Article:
Burkina Faso distinguished between two levels, the country level and the United Nations development system level. In certain countries programme priorities were set but were not necessarily included in the country’s economic policy. Better cooperation was needed between country programmes and the regional United Nations development programmes.

Netherlands said that the importance of establishing long-term plans in each country in accordance with the country’s needs had been underlined by the panellists. Should the United Nations focus more on demographic changes in countries, which could have an impact on the economic growth and stability of the countries concerned?

ALBERT TOIKEUSSE MABRI, Minister of Planning and Development, Côte d’Ivoire, said a change in the population was a major challenge for all in whatever they did. Everything that happened in one country would affect what happened elsewhere. There were countries that had very young populations, three quarters of which were unemployed. If they did not manage to control what was happening, particularly in developing countries in terms of managing the young populations, there would be major problems. An ageing population was also a concern in developed countries and they had to find ways of expressing global solidarity on all of these issues.

AUD LISE NORHEIM, Director General, Department for United Nations, Peace and Humanitarian Affairs, Ministry of Foreign Affairs, Norway, echoed what was said about challenges of youth and youth unemployment. It was a challenge for the United Nations system and individual Governments and showed the need to cooperate not only between the United Nations system and Governments but also the International Monetary Fund and World Bank system.


PETER OGANGA MANAGITI, Principal Secretary for Devolution and Planning, Ministry of State for Devolution and Planning, Kenya, said that one of the challenges in Kenya was the increasing population of youth. In that respect, there was a very strong role for the United Nations to play in helping countries to address these challenges directly.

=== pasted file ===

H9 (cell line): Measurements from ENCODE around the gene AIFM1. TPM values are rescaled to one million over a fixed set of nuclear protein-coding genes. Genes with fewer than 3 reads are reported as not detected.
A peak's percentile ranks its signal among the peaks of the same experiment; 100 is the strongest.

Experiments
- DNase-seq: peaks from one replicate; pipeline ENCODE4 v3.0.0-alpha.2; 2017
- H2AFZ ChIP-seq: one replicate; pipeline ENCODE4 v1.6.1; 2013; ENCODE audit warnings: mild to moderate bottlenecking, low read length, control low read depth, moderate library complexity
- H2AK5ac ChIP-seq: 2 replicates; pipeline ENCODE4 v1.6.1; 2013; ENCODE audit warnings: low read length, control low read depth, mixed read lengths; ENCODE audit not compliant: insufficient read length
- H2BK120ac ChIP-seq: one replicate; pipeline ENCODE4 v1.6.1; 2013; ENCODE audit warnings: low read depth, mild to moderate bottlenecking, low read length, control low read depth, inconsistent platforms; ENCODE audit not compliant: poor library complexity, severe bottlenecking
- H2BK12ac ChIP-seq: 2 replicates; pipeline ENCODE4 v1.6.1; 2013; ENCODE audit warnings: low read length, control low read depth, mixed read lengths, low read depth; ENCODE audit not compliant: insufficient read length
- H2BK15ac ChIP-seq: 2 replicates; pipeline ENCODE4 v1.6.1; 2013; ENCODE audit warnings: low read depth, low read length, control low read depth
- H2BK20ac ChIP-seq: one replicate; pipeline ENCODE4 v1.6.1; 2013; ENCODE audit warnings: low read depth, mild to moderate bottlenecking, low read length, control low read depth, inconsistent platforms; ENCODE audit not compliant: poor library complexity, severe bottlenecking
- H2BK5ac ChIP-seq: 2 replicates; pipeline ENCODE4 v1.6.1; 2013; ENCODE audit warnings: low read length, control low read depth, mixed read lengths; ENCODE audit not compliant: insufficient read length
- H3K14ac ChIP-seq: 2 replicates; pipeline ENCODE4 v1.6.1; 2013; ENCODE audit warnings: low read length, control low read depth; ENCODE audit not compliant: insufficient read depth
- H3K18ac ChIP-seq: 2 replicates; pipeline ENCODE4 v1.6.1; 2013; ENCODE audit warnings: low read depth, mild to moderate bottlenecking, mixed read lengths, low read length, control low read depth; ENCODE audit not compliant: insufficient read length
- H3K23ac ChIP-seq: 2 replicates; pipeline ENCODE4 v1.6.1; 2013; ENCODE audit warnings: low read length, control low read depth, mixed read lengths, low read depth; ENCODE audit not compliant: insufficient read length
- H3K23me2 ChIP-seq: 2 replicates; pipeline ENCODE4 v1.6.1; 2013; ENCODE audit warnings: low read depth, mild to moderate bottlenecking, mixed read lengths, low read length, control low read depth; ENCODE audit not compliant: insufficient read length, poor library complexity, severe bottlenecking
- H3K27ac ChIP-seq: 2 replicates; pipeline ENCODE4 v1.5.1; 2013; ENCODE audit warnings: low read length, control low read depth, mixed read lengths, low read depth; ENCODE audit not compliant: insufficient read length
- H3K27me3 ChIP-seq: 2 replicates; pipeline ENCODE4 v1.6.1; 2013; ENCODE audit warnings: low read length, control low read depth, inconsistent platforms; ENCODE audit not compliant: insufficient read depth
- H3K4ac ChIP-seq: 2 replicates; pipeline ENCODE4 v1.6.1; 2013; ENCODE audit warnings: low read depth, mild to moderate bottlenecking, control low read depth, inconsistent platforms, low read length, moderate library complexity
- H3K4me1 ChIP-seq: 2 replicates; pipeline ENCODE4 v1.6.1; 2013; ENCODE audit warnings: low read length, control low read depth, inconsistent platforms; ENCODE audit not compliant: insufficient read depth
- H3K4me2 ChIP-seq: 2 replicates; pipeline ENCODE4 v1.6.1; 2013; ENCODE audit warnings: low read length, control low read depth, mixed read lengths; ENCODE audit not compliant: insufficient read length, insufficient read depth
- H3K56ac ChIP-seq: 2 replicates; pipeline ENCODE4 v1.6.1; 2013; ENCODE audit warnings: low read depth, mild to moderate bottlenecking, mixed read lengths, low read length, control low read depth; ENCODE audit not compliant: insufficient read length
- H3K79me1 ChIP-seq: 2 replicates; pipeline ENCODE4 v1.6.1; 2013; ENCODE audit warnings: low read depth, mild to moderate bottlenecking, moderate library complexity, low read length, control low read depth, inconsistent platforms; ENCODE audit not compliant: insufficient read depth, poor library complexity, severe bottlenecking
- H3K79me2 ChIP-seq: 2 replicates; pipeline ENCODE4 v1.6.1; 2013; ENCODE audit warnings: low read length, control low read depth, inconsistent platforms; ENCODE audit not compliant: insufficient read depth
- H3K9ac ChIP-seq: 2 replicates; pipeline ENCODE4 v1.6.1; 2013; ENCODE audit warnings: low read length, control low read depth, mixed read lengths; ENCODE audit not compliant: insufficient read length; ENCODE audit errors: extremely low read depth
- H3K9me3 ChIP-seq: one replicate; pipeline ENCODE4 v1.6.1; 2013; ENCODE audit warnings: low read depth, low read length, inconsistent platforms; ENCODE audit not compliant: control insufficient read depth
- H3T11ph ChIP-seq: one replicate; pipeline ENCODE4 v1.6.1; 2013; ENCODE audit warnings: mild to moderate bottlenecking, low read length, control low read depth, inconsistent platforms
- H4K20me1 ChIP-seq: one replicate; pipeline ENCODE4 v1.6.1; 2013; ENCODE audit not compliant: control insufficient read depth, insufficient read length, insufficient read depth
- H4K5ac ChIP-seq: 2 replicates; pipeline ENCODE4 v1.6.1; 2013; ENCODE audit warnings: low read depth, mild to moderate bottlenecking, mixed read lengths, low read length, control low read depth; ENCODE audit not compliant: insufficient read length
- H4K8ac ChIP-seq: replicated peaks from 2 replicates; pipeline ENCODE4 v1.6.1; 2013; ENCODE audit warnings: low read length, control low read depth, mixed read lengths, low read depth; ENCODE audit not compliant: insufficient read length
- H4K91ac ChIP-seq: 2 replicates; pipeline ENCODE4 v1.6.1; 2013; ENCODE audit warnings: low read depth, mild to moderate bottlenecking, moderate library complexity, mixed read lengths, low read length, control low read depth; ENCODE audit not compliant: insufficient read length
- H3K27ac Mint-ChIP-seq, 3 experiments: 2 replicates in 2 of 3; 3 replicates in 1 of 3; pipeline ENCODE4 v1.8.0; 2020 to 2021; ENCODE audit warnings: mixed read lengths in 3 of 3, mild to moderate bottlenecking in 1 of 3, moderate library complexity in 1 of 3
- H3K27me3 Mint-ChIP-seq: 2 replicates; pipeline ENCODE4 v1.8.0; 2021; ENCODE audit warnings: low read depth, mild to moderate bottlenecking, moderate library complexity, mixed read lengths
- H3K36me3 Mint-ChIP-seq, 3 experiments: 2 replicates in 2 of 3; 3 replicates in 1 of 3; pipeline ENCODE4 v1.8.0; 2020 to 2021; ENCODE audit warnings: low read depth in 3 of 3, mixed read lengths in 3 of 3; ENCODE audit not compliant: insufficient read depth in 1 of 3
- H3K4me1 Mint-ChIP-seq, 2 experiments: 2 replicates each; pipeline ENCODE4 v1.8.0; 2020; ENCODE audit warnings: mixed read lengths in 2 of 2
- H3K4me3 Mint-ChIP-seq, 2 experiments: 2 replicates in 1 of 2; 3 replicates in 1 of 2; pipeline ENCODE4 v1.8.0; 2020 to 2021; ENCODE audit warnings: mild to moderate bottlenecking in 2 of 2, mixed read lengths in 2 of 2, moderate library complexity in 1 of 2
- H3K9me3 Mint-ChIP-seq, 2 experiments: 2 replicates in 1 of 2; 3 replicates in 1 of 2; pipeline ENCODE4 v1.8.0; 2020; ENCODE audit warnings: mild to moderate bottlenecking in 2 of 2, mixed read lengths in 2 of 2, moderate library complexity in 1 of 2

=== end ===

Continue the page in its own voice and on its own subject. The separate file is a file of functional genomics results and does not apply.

Germany asked the panellists about the comparative advantages of the United Nations system in development activities in particular. Were there United Nations plans to run programmes in specific areas within the next 15 years?

China said that in the past the United Nations development system had made positive contributions to the development of countries, for which it had received the trust, confidence and support of States. This morning’s discussion had been focusing on the future role of the United Nations in promoting development, and China said it hoped the United Nations would play an even more active role.

Mexico said that building capacity to help countries meet their needs in the field was important, while there were also more traditional needs in the cooperation system. The United Nations should use its specialized knowledge to assist in the attainment of the Millennium Development Goals in medium-income countries, which had trouble dealing with both types of needs.

EKATERINA PARRILLA, Presidential Secretary for Planning and Development, Guatemala, said that the United Nations’ experience in development and work done in different countries meant global knowledge. This provided significant comparative advantage. Experience in drawing up Millennium Development Goals and following-up had provided very important lessons not only in achieving objectives and results but also in how countries had managed to achieve them. This warranted more in-depth analysis and could be shared more dynamically. It was the first time that an effort of working in parallel with the United Nations Development Assistance Framework was taken by Guatemala. Right from the early stage, coordination had been launched and there was agreement that technical groups would work together.